Wednesday, 1 December 2021


Wessex  -Just back from a few days away visiting family at various points to the west; at Littlehampton in a roaring gale where I saw very little, and a snowy Winchester where I finally caught up with small flocks of Redwings and Fieldfares. However, inbetween I did manage to squeeze in a full day at Pagham Harbour where I spent most of the time exploring the relatively new and adjacent Medmerry RSPB reserve. Its a two mile hike from the main car park and visitor centre through low-lying farmland and fields with plenty of rough ground and hedgerows along the route; although as is the way these days passerines were in short supply with only a handful of Skylarks, Meadow Pipits, Stonechats, Goldfinches. Corn Buntings and Yellowhammers noted (and not a single winter thrush), plus several Kestrels and Common Buzzards, while a group of four and a two of Roe Deer was nice to see. A field of winter wheat by Ham Farm attracted 100 each of Brent Geese and Lapwing.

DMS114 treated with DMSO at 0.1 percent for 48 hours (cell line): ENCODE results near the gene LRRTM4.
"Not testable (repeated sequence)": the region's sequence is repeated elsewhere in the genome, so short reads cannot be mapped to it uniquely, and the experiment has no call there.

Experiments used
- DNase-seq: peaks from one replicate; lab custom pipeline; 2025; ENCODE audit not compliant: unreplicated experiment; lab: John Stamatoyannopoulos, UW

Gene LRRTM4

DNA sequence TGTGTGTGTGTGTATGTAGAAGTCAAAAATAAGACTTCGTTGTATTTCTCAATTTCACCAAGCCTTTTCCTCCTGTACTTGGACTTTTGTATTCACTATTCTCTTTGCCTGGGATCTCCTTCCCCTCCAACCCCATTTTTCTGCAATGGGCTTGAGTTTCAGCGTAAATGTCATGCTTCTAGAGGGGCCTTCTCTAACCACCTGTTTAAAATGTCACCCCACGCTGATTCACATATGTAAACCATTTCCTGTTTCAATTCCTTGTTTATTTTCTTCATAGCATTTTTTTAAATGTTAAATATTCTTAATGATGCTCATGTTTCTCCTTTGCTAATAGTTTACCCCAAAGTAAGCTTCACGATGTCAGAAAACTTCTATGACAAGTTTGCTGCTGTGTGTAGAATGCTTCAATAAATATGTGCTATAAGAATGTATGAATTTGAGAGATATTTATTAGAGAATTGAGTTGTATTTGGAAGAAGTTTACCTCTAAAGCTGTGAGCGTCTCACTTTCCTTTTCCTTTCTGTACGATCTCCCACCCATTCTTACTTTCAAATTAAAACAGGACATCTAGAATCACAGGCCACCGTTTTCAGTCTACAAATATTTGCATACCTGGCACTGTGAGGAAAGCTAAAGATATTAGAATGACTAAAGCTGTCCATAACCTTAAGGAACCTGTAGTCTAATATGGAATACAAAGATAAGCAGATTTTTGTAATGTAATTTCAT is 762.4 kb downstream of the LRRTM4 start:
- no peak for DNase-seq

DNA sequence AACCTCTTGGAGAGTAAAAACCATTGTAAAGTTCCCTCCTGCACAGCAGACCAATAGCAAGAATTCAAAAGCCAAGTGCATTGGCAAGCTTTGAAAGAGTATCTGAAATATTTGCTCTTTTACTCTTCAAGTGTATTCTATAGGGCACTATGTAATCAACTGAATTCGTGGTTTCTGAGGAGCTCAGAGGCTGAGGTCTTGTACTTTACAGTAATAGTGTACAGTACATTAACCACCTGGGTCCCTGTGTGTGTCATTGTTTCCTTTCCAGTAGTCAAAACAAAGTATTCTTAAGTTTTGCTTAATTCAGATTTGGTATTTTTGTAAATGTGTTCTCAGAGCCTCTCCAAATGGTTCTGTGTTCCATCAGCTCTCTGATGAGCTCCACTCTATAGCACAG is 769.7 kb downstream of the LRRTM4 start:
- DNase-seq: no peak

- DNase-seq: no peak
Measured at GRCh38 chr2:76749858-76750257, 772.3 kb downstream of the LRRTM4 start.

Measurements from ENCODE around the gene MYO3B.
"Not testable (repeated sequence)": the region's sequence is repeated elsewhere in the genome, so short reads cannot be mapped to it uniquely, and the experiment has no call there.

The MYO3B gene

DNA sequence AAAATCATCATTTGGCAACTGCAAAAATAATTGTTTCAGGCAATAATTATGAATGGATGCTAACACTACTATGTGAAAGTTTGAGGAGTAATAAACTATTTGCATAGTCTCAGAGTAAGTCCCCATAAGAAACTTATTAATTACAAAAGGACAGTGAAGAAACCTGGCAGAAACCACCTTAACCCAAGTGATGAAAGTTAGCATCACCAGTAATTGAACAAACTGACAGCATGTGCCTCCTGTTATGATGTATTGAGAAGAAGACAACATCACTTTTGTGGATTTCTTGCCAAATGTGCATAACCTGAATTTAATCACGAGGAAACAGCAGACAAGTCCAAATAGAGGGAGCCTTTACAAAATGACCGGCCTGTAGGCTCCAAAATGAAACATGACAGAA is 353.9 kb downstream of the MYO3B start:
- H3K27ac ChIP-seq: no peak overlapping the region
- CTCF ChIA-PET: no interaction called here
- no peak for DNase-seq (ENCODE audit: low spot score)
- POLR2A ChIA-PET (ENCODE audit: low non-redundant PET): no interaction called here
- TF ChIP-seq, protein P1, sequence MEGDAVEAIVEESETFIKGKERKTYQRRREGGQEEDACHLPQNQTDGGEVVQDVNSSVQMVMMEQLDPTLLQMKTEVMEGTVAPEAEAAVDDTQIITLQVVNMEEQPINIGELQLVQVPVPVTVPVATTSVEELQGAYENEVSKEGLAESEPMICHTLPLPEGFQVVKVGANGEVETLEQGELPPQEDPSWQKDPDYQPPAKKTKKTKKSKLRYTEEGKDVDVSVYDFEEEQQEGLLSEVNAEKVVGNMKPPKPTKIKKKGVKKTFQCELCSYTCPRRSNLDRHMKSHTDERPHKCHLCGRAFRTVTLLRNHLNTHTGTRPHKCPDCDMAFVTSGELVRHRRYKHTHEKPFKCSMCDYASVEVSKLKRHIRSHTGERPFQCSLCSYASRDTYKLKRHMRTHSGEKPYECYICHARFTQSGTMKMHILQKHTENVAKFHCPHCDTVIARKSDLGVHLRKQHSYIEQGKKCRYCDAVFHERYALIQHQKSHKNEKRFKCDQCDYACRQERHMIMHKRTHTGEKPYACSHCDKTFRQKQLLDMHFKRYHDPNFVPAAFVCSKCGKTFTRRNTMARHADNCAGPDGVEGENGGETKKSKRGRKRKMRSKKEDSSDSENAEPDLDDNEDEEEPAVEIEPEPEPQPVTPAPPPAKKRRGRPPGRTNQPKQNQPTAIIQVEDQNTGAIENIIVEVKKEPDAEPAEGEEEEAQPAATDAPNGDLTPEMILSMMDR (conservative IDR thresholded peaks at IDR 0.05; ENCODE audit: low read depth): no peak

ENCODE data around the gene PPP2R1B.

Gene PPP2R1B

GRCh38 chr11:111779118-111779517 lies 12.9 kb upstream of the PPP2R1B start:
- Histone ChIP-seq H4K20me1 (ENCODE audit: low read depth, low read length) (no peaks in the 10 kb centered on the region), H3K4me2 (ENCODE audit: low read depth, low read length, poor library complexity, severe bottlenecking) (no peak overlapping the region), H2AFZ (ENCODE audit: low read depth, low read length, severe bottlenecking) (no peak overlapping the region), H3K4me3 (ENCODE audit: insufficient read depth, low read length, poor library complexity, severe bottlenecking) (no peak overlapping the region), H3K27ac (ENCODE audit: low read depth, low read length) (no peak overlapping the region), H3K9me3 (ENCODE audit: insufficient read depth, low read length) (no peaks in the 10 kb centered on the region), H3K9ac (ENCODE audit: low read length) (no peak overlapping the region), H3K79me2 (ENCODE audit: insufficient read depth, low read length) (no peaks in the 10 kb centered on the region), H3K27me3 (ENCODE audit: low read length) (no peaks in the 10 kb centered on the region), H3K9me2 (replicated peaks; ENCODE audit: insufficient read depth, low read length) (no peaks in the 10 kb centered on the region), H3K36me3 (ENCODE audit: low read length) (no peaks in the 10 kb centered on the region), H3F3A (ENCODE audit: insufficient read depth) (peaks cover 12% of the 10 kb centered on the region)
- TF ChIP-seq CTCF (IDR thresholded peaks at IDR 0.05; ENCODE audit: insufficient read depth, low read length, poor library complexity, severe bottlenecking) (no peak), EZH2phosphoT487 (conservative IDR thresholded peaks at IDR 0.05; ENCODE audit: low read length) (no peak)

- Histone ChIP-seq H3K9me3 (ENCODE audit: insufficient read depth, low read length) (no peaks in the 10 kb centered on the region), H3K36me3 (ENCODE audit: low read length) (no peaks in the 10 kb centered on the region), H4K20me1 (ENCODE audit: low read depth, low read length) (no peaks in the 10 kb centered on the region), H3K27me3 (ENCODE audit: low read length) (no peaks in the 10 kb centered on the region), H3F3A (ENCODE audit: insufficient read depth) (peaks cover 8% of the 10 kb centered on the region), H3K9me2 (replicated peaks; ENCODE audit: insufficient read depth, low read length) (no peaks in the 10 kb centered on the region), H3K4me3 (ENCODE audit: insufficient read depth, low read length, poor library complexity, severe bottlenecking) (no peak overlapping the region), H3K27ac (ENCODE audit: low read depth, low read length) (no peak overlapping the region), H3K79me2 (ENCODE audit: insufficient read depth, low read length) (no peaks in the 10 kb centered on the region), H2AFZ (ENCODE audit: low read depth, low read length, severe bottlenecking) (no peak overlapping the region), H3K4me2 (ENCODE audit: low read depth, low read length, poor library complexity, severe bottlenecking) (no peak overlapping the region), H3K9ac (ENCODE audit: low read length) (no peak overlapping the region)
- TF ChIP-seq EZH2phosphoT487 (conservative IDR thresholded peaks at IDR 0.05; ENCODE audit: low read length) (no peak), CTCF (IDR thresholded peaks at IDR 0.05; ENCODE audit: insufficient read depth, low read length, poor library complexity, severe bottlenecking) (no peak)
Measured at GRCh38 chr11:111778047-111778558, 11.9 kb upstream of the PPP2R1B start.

Roe Deer

                                 Meadow Pipit

                                  Brent Geese, Medmerry

                                 Medmerry RSPB Reserve

The main body of the reserve is south of a series of stout clay banks with viewpoints that overlook a huge tidal bay and salt marsh with lagoons and islands formed by what is the largest flood risk management scheme of its kind in the country; the sea wall was breached as a release valve to prevent the threat of flooding to nearby housing at Selsey and Bracklesham, and in turn creating a myriad of wetland habitats for wildlife. Large numbers of waders such as Redshank, Ringed and Grey Plovers, Curlew and Oystercatcher were present, plus at least 1,000 Brent Geese swirling overhead from nearby Pagham Harbour, along with plenty of gulls, Shelducks, Wigeons, Teal, several Little Egrets and a distant Spoonbill.

                                 Selsey Bill

I finished the day with a brief seawatch from Selsey Bill where a few auks and Common Scoters passed by offshore and several tame Turnstones fed along the sea wall. 

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